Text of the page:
One typical rookie mistake of aspiring music producers is that they try to make everything sound equally loud and on top of it forget to use the panning to their advantage. This will ultimately mean that their productions will sound flat and uninspiring, even if the musical ideas themselves are good.
Most of the time, when we're talking about editing in music production, what we mean is to arrange audio or MIDI clips to make them sound a certain way. However, this is not the only meaning that editing has.
Sometimes, especially when we've been working on a song or track for a long time, it can be hard to tell if a sound is too loud or too quiet in the mix. Or if an effect is too intense or too low in the settings. We've become deaf to the details.
While Ableton has added the option to have Live open in two windows a while back, this only really helps when you have a dual monitor setup. EraserMice went one step further with his Max for Live Pack ProSession which makes it possible to view both Session and Arrangement View in one window. And even if you have two monitors you might like the convenience of having both views accessible with fewer mouse movements.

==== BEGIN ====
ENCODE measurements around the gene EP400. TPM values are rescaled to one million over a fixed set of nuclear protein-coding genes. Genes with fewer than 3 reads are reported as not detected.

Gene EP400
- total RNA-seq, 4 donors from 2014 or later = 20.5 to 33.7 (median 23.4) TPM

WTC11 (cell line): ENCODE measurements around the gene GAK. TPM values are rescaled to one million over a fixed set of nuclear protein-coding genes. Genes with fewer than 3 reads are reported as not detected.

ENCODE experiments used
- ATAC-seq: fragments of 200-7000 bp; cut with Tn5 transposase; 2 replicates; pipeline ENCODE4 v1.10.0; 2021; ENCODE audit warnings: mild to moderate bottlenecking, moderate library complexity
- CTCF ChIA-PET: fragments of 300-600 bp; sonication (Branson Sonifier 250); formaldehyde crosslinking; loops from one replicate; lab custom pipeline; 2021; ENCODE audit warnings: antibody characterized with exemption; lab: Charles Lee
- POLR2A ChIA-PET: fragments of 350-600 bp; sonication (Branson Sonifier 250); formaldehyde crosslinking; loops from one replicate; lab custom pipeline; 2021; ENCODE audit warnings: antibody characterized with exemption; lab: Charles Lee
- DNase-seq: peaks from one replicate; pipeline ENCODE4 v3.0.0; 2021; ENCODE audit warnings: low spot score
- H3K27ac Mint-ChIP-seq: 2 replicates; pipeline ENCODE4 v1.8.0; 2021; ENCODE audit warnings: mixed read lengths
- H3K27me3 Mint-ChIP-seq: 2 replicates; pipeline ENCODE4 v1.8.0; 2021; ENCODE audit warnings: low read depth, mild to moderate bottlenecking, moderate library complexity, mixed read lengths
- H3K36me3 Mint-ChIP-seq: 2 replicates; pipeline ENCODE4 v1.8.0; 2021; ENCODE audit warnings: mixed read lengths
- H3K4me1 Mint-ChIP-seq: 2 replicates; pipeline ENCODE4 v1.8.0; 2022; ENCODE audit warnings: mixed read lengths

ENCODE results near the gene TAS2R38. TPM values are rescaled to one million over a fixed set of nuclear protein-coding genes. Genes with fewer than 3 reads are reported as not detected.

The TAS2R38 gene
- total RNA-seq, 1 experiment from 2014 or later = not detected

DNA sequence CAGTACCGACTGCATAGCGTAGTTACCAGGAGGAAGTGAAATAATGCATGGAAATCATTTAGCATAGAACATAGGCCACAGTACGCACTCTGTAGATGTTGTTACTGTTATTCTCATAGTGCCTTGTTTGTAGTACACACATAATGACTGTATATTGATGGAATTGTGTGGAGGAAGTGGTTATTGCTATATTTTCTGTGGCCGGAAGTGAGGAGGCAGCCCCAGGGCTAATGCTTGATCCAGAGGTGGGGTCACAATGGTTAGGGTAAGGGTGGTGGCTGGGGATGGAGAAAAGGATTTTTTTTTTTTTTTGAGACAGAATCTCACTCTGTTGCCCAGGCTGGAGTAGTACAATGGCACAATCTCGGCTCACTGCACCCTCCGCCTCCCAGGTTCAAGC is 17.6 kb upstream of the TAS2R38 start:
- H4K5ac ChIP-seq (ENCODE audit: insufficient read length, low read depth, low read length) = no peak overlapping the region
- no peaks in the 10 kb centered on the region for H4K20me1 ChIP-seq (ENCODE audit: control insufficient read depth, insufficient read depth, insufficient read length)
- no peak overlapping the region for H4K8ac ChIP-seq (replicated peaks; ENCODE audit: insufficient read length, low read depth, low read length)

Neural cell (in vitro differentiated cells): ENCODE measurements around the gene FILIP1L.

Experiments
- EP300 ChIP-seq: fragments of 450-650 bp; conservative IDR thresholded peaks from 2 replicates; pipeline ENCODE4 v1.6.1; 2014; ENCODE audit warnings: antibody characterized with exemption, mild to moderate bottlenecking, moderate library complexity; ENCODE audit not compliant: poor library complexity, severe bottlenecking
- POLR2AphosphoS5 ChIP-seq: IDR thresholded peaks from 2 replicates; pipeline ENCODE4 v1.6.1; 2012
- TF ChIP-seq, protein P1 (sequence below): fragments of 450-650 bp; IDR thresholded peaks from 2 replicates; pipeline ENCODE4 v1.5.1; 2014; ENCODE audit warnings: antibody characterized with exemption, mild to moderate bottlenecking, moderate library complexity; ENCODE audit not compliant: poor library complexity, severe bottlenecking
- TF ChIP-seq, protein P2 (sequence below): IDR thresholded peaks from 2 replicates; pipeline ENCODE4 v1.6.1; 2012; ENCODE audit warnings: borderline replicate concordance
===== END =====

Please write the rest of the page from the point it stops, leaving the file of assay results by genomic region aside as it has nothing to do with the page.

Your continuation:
It's been a while since I posted a video tutorial in the 'Ableton Live 9 Quick Tips' series. This one shows you a neat little trick for mixing. Instead of automating the track volume, you can use the Utility effect for it that is included in Ableton Live. This way you can still quickly adjust the overall level of individual tracks in the mix.
I'm happy to announce that my first Ableton Live course is now online. "Ableton Live 9 Essentials" is designed for anyone who wants to learn how to produce their own music with Ableton Live. I've also teamed up with Christian Kleine, musician and Max for Live developer at Ableton, to offer you a variety of services.